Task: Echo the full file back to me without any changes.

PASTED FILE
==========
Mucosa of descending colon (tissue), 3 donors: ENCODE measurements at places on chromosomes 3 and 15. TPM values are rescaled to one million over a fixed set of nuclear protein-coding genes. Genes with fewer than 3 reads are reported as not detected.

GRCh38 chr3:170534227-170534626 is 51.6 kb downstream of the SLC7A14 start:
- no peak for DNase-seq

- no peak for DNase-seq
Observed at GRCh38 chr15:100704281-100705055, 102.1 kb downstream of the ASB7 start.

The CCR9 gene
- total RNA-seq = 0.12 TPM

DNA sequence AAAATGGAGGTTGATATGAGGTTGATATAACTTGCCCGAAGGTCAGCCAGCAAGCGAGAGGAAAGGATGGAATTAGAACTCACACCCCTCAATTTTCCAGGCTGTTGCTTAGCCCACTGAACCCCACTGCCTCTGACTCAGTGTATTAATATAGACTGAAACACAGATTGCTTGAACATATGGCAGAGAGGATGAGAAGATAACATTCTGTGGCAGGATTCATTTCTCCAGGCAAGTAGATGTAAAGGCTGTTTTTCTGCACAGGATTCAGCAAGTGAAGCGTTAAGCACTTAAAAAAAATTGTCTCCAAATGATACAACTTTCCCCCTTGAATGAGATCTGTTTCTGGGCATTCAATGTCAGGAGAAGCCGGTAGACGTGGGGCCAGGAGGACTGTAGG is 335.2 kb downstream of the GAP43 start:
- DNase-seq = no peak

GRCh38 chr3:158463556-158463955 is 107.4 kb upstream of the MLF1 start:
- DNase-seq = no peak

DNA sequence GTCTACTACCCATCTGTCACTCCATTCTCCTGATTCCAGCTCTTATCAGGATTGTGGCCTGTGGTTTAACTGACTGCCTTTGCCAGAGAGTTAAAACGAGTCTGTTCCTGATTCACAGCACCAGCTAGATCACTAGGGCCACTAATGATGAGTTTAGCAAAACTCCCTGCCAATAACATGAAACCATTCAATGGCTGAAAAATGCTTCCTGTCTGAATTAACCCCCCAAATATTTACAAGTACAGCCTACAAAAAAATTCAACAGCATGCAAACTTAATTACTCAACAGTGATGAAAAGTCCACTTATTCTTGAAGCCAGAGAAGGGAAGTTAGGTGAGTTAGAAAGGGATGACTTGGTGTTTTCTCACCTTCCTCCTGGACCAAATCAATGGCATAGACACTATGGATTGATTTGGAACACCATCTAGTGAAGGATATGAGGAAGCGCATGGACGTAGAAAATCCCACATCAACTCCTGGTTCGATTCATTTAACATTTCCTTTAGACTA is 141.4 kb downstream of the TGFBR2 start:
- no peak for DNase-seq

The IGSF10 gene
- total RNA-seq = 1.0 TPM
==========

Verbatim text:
Mucosa of descending colon (tissue), 3 donors: ENCODE measurements at places on chromosomes 3 and 15. TPM values are rescaled to one million over a fixed set of nuclear protein-coding genes. Genes with fewer than 3 reads are reported as not detected.

GRCh38 chr3:170534227-170534626 is 51.6 kb downstream of the SLC7A14 start:
- no peak for DNase-seq

- no peak for DNase-seq
Observed at GRCh38 chr15:100704281-100705055, 102.1 kb downstream of the ASB7 start.

The CCR9 gene
- total RNA-seq = 0.12 TPM

DNA sequence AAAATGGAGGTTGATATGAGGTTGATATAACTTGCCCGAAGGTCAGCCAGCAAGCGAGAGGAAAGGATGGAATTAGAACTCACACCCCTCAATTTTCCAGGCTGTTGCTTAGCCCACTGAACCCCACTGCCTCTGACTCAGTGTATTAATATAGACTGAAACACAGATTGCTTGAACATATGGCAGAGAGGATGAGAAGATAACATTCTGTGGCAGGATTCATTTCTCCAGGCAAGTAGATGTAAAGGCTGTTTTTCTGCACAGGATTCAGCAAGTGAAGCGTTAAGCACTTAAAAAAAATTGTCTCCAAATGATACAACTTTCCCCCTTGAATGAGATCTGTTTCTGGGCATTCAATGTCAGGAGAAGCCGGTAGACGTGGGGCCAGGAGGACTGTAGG is 335.2 kb downstream of the GAP43 start:
- DNase-seq = no peak

GRCh38 chr3:158463556-158463955 is 107.4 kb upstream of the MLF1 start:
- DNase-seq = no peak

DNA sequence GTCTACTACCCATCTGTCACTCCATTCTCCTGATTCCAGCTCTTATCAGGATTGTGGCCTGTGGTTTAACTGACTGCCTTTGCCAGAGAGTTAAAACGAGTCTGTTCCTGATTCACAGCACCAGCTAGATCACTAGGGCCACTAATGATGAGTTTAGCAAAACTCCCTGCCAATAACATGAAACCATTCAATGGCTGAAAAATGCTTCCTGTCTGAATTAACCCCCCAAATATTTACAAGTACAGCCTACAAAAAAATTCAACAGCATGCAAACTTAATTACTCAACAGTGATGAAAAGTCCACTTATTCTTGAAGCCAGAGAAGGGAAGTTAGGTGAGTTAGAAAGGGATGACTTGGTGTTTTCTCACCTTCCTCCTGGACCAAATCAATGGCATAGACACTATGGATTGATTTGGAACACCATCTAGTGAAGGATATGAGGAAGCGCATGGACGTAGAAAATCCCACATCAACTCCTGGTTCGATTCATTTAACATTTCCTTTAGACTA is 141.4 kb downstream of the TGFBR2 start:
- no peak for DNase-seq

The IGSF10 gene
- total RNA-seq = 1.0 TPM